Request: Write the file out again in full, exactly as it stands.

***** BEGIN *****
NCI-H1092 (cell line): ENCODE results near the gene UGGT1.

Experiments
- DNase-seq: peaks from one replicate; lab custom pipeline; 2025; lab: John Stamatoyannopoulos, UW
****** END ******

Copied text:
NCI-H1092 (cell line): ENCODE results near the gene UGGT1.

Experiments
- DNase-seq: peaks from one replicate; lab custom pipeline; 2025; lab: John Stamatoyannopoulos, UW